Referring to FIGS. 1, 2 and 3, bird feeder 10 includes a body member 11 which is basically in the form of a channel having a back panel 12 with shelf section 13 extending outwardly at its bottom edge and roof section 14 extending outwardly in the same direction from its upper edge. Roof section 14 extends a short distance beyond shelf section 13 to provide protection to shelf section 13 from precipitation. A support means in the form of plastic suction cup 15 is attached to body member 11 by screw 16. Two laterally spaced bosses 17 on back panel 12 near the bottom edge thereof provide means for supporting body member 11 a distance from the surface of the window pane on which bird feeder 10 may be attached. The spacing of panel 12 from the surface of the window pane (not shown) allows precipitation to drain from the roof section 14 without obstruction.
Feed tray 18 is basically an open topped pan with lip 19 at the top edge of side walls 20. Lip 19 serves as a perch for birds feeding from feed tray 18. In order that feed tray 18 will be stable as birds perch on lip 19, main bottom 21 extends outwardly to provide a support for side walls 20 and lip 19. Extending downwardly from main bottom 21 is well section 22 with well bottom 23. Holes 24 are provided in well bottom 23 for draining any precipitation that might collect in well section 22.
Well section 22 of feed tray 18 nests in hole 25 of shelf section 13 and provides means for preventing birds or animals from dislodging feed tray 18 from shelf section 13. The cross section of hole 25 and well section 22 may have any configuration. The combination of a square cross section of feed tray 18, well section 22 and hole 25 provides the maximum capacity for bird feed and the simplest manipulation in removing or replacing feed tray 18 from shelf section 13.
As described above, the bird feeder 10 is supported by a single plastic suction cup 15. If screw 16 is not sufficiently tight, or becomes loose, a bird perching on lip 19 may cause body member 11 to pivot or become unstable. In order to prevent this from occurring, lugs 26 are provided on back panel 12 located so as to engage with recesses 27 in the hub of plastic suction cup 15.
Referring now to FIG. 4, an alternate support is disclosed in which a boss 29 on the back of panel section 12 has cemented thereto a burr type fabric 30. A mating burr type fabric 31 is provided with a pressure type of adhesive on side 31a for attaching the fabric 31 to the surface of the window pane (not shown).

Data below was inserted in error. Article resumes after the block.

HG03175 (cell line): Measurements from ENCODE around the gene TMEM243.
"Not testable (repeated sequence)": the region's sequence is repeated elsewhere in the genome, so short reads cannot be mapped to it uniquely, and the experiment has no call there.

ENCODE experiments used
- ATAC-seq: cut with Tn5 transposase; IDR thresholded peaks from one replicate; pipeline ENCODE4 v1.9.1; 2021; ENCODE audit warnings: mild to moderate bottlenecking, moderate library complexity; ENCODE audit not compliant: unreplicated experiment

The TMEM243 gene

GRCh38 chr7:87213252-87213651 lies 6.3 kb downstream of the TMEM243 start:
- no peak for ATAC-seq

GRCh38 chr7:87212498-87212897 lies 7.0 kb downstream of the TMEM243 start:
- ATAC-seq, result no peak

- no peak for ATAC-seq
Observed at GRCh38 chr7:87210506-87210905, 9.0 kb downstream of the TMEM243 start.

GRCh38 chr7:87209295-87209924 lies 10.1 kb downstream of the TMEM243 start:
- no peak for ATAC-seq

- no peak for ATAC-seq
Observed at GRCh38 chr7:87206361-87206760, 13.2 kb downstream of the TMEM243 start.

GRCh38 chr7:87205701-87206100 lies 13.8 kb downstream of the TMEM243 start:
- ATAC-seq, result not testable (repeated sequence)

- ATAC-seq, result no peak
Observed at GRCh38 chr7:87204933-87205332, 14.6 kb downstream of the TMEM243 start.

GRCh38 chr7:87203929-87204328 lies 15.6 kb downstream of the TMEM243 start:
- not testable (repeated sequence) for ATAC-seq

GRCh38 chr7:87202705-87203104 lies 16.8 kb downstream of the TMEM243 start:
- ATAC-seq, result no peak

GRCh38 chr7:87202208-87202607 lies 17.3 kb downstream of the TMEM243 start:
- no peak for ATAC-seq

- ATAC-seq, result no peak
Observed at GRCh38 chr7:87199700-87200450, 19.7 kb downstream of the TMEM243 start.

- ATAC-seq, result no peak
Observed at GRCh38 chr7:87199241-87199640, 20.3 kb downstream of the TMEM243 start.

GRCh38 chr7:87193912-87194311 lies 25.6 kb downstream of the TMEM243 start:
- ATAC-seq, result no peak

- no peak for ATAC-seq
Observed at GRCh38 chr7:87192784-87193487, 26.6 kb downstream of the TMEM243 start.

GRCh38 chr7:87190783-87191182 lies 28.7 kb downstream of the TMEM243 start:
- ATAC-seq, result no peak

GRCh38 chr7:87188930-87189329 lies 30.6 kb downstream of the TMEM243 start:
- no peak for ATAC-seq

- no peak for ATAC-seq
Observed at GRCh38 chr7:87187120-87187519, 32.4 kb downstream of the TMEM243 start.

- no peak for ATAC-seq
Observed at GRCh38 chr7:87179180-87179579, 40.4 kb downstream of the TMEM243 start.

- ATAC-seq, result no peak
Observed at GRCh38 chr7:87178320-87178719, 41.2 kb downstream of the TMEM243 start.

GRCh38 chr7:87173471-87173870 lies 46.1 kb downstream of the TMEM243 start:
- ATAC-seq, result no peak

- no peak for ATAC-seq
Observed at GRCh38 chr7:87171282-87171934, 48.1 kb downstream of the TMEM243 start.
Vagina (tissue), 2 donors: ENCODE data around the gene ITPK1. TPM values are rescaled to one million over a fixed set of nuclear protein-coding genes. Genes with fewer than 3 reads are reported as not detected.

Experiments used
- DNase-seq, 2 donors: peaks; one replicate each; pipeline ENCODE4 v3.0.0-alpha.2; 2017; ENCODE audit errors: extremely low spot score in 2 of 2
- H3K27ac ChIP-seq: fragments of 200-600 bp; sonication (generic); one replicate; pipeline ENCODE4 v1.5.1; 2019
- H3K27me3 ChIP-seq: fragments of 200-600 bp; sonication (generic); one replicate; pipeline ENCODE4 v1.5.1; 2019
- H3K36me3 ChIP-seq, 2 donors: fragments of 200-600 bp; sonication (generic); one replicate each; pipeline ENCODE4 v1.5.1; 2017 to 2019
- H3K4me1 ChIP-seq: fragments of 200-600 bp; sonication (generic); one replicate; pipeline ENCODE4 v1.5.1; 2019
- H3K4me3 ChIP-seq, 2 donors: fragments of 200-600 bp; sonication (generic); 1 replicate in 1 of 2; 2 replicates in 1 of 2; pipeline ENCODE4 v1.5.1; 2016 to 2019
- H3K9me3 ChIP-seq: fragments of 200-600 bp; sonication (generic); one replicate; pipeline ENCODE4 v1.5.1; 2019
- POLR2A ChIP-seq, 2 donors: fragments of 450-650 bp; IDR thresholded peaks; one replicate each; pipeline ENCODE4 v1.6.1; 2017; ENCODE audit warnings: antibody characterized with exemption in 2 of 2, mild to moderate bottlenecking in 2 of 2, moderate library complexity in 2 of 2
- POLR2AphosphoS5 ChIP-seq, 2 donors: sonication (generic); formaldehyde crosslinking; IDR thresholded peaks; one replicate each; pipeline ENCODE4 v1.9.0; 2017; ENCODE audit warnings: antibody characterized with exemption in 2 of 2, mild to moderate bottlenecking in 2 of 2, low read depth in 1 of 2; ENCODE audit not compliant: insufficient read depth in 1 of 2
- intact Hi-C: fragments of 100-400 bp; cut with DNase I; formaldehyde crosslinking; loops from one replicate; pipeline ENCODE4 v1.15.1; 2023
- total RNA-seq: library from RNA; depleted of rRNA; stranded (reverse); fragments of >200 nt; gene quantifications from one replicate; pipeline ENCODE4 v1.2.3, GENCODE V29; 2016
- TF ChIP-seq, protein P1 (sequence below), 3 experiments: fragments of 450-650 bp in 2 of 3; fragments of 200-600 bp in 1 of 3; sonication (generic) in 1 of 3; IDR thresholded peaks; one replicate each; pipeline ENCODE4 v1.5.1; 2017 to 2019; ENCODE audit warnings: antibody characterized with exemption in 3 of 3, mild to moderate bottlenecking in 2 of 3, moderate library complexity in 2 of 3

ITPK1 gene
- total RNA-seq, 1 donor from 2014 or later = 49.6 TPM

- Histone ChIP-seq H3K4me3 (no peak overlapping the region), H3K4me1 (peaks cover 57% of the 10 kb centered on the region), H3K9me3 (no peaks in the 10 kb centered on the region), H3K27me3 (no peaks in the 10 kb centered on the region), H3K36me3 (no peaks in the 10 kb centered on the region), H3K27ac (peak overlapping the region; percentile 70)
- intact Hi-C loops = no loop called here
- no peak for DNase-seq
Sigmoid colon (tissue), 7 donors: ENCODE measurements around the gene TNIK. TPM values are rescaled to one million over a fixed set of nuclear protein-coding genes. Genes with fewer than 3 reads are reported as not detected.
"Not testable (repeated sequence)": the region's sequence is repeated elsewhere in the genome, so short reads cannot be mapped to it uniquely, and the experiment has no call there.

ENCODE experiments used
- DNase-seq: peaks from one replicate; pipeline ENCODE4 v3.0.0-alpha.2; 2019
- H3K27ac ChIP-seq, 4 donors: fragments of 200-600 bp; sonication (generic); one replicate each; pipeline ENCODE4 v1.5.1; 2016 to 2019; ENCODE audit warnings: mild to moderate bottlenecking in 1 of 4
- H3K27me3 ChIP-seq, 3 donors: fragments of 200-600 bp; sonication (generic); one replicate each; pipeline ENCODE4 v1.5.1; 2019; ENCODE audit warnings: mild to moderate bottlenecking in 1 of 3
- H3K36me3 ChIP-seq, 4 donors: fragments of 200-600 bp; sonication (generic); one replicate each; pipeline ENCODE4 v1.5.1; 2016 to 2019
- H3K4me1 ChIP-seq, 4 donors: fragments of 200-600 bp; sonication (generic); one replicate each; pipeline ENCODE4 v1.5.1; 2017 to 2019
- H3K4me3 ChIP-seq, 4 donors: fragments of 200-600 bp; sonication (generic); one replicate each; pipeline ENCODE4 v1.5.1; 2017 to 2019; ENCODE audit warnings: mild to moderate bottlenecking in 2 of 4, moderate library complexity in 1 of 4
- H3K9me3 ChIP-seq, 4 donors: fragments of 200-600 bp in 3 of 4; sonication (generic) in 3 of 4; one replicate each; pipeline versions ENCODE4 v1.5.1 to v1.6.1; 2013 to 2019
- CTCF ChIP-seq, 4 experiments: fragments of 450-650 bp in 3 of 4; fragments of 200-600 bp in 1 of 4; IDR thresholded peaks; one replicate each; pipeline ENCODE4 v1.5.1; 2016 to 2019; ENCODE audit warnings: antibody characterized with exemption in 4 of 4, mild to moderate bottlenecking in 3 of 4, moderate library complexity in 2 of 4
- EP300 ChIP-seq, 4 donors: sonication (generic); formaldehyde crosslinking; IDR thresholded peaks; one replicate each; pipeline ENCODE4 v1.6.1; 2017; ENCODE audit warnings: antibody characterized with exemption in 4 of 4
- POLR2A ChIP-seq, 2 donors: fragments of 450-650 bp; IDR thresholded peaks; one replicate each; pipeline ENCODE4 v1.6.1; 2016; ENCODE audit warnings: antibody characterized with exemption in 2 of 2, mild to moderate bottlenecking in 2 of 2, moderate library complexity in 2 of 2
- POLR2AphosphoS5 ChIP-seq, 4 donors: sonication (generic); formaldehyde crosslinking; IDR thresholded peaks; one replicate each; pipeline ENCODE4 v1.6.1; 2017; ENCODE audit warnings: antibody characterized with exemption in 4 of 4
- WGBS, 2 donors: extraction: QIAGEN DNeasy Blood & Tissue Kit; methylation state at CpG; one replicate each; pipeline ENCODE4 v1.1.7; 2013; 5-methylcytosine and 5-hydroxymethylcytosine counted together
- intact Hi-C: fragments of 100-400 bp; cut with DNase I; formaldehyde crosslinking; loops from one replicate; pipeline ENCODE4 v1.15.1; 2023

It will be apparent that the channel form of body member 11 may be extended longitudinally to provide space for nesting additional feed trays 18 or alternately may be shortened to provide for nesting of a single feed tray 18. It is obvious that this concept may be extended to include space for nesting three or more feed trays 18. Due to the length of body member 11, two plastic suction cups 15 are provided for supporting body member 11 on the surface of the window pane (not shown), it being preferable to utilize a suction cup or fastener. Feed trays 18 may be modified so that they will serve various purposes. On a model having room for more than one feed tray 18, one of the feed trays may have drain holes and be used for bird seed, while another of the feed trays may have no drain holes so that it may be filled with water for the birds to drink or bathe in.
Referring to FIGS. 6 and 7, bird feeder 10b is designed to attract hummingbirds. In bird feeder 10b, the body member 11 and suction cup 15 are the same as described in relation to FIGS. 1 and 2 hereinabove with nectar style feed tray 18b substituted for feed tray 18 which is for solid type bird feed. Feed tray 18b is basically an open topped pan with lip 19b at the top edge of side walls 20b and bottom 21b extending across the entire area of feed tray 18b. A skirt 36 extends downwardly from the bottom 21b with a size and shape to mate with hole 25 in shelf section 13. Cover 32 has a rim 33 which fits snugly into lip 19b with the wall of cover 32 extending over lip 19b. Cover 32 is made convex so it will shed precipitation. One or more feeding ports 34 are provided in cover 32 to accommodate the beak of a hummingbird. Feeding ports 34 are conical in shape, terminating in a hole 35 which is small enough to exclude bees, wasps, yellow jackets and the like. The entire exposed surface of cover 32 is colored a vivid red or any other vivid color which will attract hummingbirds. The body member 11 should be made of a contrasting color from the vivid color of cover 32, preferably of a clear plastic. By presenting a relatively large vividly colored surface, hummingbirds are attracted to feeder 10b and this reduces the risk of a bird flying against the window pane.
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|U.S. Classification||119/57.8, 119/61.3, D06/571|
|Cooperative Classification||A01K39/014, A01K39/0206|